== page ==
Without electricity in Jerusalem, few there heard Ben-Gurion’s words or the singing and playing of ‘Hatikvah,’ Israel’s national anthem. That morning, Ben-Gurion, uncertain about the coming war with Arab states, had his secretary secure a safety deposit box at a local bank so that the Declaration could be immediately placed there for safekeeping.

The Declaration was a synopsis of Jewish history to 1948 and a statement of Israel’s intent toward its inhabitants, neighbors, and the international community. It was divided into four parts: 1) a biblical, historical, and international legal case for the existence of a Jewish state in the Land of Israel; 2) the self-evident right of the Jewish people to claim statehood; 3) the actual declaration of statehood; and 4) statements about how the state would operate, including an enumeration of citizen rights. In keeping with the UN Resolution that provided international legitimacy for Jewish and Arab states in Palestine, the requirement to have a constitution was stated. Israel’s objective to institute a constitution was postponed indefinitely in June 1950.

Noteworthy similarities and differences exist between the American and Israeli Declarations of Independence.

Fourth of July: Does America Have Any More Right to Exist Than Israel?

Why are so many still expecting—even demanding—that the Jewish state disappear?Why are so many still expecting—even demanding—that the Jewish state disappear?

As we celebrate this year’s Independence Day, every patriot should prepare to confront a fundamental challenge about our country: does the United States of America have any real right to exist?

The question is absurd, of course—even offensive. But it is no more absurd or offensive than a major theme of international discourse: the angry attacks on Israel’s right to exist as a Jewish state in the Middle East. Leftist intellectuals, the Islamic bloc, glamorous celebrities, and even the United Nations insist that Israel’s claim to statehood and survival counts as deeply dubious, or at least open to question.

For three reasons, however, Israel could argue a far stronger case for its right to exist as an independent nation than could the United States.

The present inhabitants of the Jewish state maintain an ancient, ancestral connection to their modern homeland. A Jewish nation flourished on the territory of today’s Israel for more than a thousand years prior to mass exiles by the Roman occupiers. The pioneers of the Zionist movement felt that they were coming home, speaking the same Hebrew language that their forebears spoke, rebuilding the cities and towns that had been part of the people’s history for millennia.

When settlers arrived in North America, however, none of them suggested that they were reconnecting with some forgotten homeland, or re-establishing a national presence on the sacred soil of long-ago ancestors. They claimed America as their inheritance because they chose to live there, and toiled tirelessly and courageously to establish a beautiful society on a promising but underpopulated continent.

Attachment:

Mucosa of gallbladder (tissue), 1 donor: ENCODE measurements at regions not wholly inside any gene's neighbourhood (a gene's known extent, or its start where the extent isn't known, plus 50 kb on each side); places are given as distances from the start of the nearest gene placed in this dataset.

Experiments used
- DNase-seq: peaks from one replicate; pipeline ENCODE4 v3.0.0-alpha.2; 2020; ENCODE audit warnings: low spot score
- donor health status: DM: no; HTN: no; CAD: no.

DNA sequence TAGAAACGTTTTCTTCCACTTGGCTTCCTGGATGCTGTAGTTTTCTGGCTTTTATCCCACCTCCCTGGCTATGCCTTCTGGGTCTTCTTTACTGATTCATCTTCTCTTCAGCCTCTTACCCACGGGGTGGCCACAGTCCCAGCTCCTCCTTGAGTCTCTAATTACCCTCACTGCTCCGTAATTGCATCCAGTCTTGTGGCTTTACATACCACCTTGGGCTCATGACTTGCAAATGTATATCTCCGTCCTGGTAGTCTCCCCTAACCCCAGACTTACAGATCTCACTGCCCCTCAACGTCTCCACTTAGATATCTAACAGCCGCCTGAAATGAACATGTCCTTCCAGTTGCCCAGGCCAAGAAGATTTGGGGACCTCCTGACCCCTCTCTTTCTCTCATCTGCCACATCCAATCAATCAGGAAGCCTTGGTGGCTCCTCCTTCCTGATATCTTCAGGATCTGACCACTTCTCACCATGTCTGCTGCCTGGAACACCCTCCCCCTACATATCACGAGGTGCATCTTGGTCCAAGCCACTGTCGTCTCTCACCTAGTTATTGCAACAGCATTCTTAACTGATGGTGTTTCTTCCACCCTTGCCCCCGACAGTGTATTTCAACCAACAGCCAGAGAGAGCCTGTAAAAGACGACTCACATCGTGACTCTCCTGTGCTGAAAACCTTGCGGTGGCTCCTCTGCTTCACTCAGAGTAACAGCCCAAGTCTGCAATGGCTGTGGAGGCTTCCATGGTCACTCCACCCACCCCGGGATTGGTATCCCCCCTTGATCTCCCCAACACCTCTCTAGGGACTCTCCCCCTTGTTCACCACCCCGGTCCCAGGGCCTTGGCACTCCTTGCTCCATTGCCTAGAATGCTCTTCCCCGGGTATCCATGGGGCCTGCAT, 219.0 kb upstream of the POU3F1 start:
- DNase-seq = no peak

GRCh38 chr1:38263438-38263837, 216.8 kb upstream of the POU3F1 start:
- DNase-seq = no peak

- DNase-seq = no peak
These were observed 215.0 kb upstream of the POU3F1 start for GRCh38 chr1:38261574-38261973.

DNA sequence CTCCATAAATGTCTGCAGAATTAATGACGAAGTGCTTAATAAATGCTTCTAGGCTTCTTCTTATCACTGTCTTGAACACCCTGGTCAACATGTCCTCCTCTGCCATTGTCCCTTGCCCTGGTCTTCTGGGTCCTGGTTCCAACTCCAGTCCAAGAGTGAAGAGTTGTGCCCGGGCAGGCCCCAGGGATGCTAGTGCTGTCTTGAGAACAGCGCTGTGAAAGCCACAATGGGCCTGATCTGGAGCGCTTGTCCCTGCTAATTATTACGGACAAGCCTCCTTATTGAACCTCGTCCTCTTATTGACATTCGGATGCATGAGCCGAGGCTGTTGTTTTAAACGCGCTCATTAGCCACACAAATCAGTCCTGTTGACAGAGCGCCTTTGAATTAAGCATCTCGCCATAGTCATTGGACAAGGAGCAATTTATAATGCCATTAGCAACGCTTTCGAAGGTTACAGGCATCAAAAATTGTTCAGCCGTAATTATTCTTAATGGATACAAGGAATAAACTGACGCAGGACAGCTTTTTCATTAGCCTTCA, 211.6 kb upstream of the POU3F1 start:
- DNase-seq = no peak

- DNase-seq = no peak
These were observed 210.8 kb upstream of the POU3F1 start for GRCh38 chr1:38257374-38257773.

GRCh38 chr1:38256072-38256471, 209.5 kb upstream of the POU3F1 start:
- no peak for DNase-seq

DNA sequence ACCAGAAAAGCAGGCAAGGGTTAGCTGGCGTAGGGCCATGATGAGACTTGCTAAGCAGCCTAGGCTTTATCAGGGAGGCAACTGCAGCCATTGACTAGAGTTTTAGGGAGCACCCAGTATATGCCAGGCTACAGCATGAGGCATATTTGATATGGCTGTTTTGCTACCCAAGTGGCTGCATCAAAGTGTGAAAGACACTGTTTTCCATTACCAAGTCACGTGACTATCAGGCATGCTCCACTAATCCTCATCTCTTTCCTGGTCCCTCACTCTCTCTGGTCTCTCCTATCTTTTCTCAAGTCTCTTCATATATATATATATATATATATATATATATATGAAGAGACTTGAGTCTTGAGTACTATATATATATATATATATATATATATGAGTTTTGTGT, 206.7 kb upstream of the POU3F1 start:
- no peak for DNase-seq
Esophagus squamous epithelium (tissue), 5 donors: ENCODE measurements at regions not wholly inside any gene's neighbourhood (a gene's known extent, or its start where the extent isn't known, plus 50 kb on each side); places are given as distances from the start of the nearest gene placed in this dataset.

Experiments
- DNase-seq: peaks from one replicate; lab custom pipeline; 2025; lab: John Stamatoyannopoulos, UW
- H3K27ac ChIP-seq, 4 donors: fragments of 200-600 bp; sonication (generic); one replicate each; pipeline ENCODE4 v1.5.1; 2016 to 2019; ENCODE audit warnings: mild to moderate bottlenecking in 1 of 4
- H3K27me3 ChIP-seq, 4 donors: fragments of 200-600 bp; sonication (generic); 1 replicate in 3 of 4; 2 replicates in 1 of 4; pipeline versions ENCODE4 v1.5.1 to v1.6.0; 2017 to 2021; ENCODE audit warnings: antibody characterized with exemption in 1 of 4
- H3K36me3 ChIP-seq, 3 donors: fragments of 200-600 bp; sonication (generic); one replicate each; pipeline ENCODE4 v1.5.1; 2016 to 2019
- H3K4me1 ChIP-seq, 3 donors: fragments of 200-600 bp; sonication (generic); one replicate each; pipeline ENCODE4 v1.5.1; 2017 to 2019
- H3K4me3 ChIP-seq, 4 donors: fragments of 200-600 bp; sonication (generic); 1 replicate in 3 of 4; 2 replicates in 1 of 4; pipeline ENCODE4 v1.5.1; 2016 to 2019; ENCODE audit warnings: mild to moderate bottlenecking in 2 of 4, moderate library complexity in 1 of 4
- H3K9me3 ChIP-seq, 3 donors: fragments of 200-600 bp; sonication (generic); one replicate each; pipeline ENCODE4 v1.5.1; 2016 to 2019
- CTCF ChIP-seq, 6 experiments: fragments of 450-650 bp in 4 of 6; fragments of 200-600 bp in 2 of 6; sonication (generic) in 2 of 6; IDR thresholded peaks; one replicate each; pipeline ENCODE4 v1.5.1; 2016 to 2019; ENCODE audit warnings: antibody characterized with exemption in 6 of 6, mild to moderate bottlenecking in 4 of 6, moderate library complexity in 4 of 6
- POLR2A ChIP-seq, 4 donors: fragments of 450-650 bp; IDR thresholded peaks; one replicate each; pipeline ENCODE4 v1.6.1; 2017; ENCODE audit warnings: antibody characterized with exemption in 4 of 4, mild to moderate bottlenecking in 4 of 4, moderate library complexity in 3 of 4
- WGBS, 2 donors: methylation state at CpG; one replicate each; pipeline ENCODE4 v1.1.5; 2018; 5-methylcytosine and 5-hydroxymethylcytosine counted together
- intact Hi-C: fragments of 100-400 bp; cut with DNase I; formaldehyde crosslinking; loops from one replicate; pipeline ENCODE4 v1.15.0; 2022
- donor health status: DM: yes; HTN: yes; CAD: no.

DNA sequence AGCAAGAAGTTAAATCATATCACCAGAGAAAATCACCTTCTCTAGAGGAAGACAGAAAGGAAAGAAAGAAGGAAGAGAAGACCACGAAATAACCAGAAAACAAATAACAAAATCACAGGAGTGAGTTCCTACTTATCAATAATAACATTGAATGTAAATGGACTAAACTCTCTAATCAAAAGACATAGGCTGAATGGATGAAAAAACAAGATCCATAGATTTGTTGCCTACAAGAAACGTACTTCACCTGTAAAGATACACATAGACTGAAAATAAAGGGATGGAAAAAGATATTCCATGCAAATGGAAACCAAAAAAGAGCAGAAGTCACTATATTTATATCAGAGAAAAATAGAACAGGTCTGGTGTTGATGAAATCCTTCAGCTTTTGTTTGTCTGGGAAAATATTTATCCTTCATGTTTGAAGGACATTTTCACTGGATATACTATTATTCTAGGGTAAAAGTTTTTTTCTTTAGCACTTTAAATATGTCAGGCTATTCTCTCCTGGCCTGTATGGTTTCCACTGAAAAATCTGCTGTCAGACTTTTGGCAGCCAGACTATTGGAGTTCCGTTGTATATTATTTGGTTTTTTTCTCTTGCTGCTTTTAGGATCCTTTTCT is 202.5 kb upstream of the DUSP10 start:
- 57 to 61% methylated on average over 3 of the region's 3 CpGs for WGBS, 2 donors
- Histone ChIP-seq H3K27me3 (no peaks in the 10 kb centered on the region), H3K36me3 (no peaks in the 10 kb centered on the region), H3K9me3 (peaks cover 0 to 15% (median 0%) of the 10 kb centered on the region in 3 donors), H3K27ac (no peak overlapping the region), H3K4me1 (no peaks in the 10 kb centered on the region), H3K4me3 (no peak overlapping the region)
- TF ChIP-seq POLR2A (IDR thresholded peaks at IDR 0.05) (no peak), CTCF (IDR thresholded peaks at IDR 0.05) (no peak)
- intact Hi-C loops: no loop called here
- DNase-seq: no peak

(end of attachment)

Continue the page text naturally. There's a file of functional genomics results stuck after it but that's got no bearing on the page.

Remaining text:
Long before Israelis defended themselves against invading Arab armies in their war of independence, leading international organizations recognized the right of Jews to settle there and establish a new nation. The British Empire authorized a “Jewish National Home” in today’s Israel in 1917, followed by the League of Nations, in 1923, and finally the United Nations, in 1948, with near-universal recognition of the new state.

No international organization existed to authorize the 17th-century settlement of the future United States by immigrants from

Since 1776: The Amazing Tie Between Ancient Israel and America's Founding Fathers

Amazing Tie Between Ancient Israel and America's Founding FathersAmerica is known for being a strong supporter and ally of the nation of Israel. With President Donald Trump's recent decision to move the American embassy to Jerusalem, that friendship doesn't seem to be weakening any time soon.

However, many people don't realize that America's love for the Jewish people and their values started long before 1948 when Israel was established as a modern state.

We seek to highlight Jewish leaders in the United States and to teach the world about the deep relationship between America's founding fathers and the Jewish ideas that helped shape the nation. We have had powerful Jewish ideas and people who inspired, supported, and prayed for the American founders.

“The Hebrew Bible lies at the center of the American imagination and it is one of the central inspirations for the founders,” Rabbi Meir Soloveichik, who teaches the course, told CBN News.

Rabbi Soloveichik is a professor at Yeshiva University and leads Shearith Israel, the oldest Jewish congregation in America. He argues in course that the American Revolutionists strongly identified with ancient Israel in their quest for God-given freedom.